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3 Legal Experts on What the Obamacare Ruling Really Means

3 Legal Experts on What the Obamacare Ruling Really MeansEver since Judge Reed O'Connor of the Northern District of Texas ruled a year ago that the Affordable Care Act was unconstitutional, the country has been waiting for the next arbiter — a federal appeals court — to weigh in on the fate of the landmark health law.That ruling finally came Wednesday. But it offered little clarity.The judges from the 5th U.S. Circuit Court of Appeals ruled 2-1 that one key element of the law — the mandate requiring people to have insurance — was unconstitutional. But they sent the rest of the case back to O'Connor for what the dissenting judge called a "do-over," asking him to give it another think on the question of whether other parts of the law should be struck down too.The move means the legal showdown could continue for a long time, almost certainly beyond the 2020 election.We spoke with three law professors who have closely followed the battles over Obamacare to preview what next steps in this already prolonged litigation might look like.Can anything be done to speed up this process?The group of Democratic states that are defending the act could ask for all judges on the 5th Circuit to take the case, known as an en banc hearing. Xavier Becerra, the attorney general of California, said in a news conference Thursday that he wants to appeal directly to the Supreme Court but is consulting other attorneys general in the group about that strategy."Both are long shots," said Jonathan H. Adler, who teaches at Case Western Reserve University School of Law. Since there are no immediate consequences to Wednesday's ruling — the law continues to be enforced while the court process plays out — the Supreme Court, in particular, would be unlikely to consider the case until it has made its way fully through the lower courts, Adler said.Not everyone shares that view, given the national importance of the law to the nation's health care system. "This is an unusual case, and the writing for the ACA is on the wall," said Nicholas Bagley, a professor at the University of Michigan School of Law. "So the court might opt to hear it now."When is O'Connor likely to rule again?The 5th Circuit put the burden on both sides to do their homework, to submit new briefs and reargue the case, a time-consuming process. And the federal government will be taking a new stance, since it now supports striking down the full ACA, a different position from its original one.Adding the time it will take for O'Connor to draft a fresh decision, his ruling might not emerge for nearly a year, several legal observers say. Then the appeal process would begin anew.Is this decision a legal punt?Adler considers the ruling a punt, saying, "it has no practical effect."Bagley, not so much: "The Supreme Court might well take the case, and this will remain a political headache for the Republicans."Abbe R. Gluck, a professor at Yale Law School, characterizes the 5th Circuit's ruling as more intentional. "As the dissent says, severability is a question of law — the court doesn't need more briefing or facts to determine," Gluck said, referring to the doctrine that says when Congress strikes down an element of a law but doesn't explicitly erase it all, the rest stands. "Instead, it sent the case back to a judge who has made his distaste for the entire ACA unclear," ducking responsibility for knocking it down or reinforcing it.Any clue what the appeals panel really thinks?"I think the panel is skeptical of the all-or-nothing approach to severability and isn't quite sure what to do," Adler said. "But that is somewhat speculative on my part."Bagley took a harder line, saying he thought the majority opinion almost completely endorsed O'Connor's ruling. The judge had said that when Congress in 2017 eliminated the tax penalty for those who didn't buy insurance, the full act became null."The court thinks, though, that there might be a few portions of the ACA that can be salvaged," Bagley said. "But it's signaling that it's OK if O'Connor thinks those are precious few indeed."Any bets on how the 5th Circuit will ultimately rule?Gluck said the panel noted that O'Connor gave short shrift to the views of the 2017 Congress, which struck down the penalty for not buying insurance but said nothing about eliminating the full health care law."Once the inquiry properly shifts to the 2017 Congress," she said, "it will be hard for any court to invalidate the whole law without looking like it is engaging in egregious judicial overreach."How long could this case continue?"The case is all but certain to drag out well past the 2020 election," Bagley said.Among the three law professors, on that point there was no dissent.This article originally appeared in The New York Times.(C) 2019 The New York Times Company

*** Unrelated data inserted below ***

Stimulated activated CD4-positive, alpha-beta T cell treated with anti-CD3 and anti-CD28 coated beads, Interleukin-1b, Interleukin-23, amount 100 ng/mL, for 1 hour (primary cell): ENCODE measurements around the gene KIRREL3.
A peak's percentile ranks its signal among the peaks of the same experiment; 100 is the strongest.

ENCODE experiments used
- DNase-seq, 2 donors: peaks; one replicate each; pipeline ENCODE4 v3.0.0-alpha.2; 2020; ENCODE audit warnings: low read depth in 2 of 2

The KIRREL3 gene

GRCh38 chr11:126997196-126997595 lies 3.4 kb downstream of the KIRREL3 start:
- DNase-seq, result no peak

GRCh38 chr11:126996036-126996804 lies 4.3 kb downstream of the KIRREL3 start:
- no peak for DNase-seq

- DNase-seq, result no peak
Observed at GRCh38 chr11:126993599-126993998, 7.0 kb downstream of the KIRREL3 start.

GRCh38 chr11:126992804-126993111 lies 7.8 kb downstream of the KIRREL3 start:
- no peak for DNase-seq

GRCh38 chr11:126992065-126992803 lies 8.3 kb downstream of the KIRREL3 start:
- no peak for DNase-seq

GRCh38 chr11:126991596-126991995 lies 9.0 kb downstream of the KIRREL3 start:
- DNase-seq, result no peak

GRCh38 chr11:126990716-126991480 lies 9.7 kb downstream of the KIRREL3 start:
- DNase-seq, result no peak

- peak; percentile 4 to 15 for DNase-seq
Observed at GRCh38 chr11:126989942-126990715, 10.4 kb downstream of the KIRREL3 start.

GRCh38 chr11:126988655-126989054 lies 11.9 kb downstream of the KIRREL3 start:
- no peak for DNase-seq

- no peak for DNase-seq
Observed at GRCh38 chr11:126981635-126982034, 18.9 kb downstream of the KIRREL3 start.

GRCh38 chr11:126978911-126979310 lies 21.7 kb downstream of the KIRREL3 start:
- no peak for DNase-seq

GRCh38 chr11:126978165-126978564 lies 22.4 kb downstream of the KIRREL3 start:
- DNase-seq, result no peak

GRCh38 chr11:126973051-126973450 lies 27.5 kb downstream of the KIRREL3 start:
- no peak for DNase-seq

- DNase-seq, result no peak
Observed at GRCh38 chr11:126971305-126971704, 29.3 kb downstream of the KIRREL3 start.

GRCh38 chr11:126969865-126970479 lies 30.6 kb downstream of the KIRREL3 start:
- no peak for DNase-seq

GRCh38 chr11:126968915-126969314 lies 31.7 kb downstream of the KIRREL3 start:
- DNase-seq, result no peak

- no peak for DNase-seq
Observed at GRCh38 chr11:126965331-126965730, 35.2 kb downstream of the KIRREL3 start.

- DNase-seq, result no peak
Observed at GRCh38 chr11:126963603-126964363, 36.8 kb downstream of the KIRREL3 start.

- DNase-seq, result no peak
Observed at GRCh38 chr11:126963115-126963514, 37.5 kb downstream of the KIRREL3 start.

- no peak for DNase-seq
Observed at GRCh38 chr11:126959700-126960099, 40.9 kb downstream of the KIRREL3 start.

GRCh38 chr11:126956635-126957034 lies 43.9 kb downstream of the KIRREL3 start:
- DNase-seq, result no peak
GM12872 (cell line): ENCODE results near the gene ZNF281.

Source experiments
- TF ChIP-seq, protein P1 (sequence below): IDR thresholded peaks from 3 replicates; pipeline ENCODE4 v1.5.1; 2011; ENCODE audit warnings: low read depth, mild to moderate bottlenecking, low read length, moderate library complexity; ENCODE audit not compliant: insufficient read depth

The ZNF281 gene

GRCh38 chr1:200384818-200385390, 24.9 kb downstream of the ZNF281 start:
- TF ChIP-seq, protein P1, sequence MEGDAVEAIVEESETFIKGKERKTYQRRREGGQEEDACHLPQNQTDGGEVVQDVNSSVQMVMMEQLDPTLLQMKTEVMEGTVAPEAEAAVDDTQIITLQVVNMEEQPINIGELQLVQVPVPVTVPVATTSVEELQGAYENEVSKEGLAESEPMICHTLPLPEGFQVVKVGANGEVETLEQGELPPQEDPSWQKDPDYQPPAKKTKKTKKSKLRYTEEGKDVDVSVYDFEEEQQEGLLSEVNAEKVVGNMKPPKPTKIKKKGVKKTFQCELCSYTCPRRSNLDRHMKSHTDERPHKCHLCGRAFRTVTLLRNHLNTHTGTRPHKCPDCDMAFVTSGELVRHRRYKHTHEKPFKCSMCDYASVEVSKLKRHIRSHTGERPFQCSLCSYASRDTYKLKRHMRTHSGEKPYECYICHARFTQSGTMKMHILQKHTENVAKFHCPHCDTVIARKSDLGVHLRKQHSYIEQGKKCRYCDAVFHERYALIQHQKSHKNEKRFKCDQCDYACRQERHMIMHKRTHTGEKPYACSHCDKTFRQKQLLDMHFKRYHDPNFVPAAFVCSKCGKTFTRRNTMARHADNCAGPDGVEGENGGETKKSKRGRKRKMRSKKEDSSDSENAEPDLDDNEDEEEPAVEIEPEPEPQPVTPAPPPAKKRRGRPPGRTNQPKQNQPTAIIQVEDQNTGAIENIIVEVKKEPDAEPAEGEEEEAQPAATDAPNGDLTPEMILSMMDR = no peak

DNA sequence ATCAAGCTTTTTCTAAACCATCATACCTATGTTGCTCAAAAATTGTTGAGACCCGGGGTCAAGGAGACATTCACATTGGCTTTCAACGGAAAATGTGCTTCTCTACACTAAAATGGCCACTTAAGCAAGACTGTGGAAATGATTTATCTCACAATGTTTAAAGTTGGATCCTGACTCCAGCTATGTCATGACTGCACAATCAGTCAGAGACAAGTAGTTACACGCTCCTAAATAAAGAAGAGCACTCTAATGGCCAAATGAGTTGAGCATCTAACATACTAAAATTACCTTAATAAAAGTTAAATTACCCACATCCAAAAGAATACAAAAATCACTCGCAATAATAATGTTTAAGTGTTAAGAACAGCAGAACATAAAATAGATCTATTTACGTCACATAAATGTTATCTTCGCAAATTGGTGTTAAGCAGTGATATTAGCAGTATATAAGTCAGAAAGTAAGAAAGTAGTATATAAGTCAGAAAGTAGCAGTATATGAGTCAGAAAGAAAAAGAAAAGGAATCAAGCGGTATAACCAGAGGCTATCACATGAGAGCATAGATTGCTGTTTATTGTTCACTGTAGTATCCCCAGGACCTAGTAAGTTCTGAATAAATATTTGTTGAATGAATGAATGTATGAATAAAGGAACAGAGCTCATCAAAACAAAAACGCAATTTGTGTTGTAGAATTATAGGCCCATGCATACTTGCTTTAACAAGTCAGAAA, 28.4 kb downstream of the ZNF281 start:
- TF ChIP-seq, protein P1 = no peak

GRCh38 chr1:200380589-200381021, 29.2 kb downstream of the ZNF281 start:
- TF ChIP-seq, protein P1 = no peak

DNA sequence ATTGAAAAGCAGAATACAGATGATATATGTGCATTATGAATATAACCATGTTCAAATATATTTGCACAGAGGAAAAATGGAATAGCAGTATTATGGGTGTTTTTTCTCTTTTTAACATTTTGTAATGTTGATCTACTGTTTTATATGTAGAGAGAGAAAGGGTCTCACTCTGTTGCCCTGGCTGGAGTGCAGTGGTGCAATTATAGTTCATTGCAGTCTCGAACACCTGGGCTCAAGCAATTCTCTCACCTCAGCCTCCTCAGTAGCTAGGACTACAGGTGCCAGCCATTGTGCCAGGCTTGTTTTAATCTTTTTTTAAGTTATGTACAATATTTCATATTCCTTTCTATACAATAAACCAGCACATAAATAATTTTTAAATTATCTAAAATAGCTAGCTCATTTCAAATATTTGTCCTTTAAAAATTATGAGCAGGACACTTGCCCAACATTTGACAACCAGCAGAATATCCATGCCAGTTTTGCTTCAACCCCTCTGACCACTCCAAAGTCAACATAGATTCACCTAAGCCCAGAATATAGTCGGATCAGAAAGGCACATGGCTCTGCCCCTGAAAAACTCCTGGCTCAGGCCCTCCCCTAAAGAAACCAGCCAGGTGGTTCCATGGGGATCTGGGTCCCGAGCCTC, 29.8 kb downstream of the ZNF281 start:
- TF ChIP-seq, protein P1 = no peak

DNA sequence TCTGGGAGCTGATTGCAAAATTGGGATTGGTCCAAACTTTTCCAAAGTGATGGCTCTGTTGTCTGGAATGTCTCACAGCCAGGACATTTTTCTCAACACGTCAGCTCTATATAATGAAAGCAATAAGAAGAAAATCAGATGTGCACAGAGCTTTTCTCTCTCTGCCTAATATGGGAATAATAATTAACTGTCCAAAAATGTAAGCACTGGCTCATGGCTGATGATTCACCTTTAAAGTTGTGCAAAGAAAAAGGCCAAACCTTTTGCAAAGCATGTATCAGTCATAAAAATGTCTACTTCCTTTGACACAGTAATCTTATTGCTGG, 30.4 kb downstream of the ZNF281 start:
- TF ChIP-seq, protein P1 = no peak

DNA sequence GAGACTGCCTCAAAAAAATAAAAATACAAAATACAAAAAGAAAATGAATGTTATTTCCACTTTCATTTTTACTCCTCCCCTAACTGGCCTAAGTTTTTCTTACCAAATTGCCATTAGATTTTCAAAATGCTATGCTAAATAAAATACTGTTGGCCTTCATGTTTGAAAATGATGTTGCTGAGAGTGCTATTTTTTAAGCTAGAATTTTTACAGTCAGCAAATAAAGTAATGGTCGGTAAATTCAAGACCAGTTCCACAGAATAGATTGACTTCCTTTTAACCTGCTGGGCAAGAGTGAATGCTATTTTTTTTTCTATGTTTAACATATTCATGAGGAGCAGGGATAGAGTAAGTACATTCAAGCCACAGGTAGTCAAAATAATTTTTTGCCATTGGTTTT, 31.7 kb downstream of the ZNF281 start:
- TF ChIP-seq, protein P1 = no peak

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This Means Drama: Indian Missile Defense Is Raising Tensions With Pakistan

This Means Drama: Indian Missile Defense Is Raising Tensions With PakistanA defensive effort that is making war more likely.



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This Means War: How the Kurds Could Fight the Turks with American Weapons

This Means War: How the Kurds Could Fight the Turks with American WeaponsThey won't go down without a fight.



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What Baghdadi’s Death Means for Al Qaeda. And Why It Matters.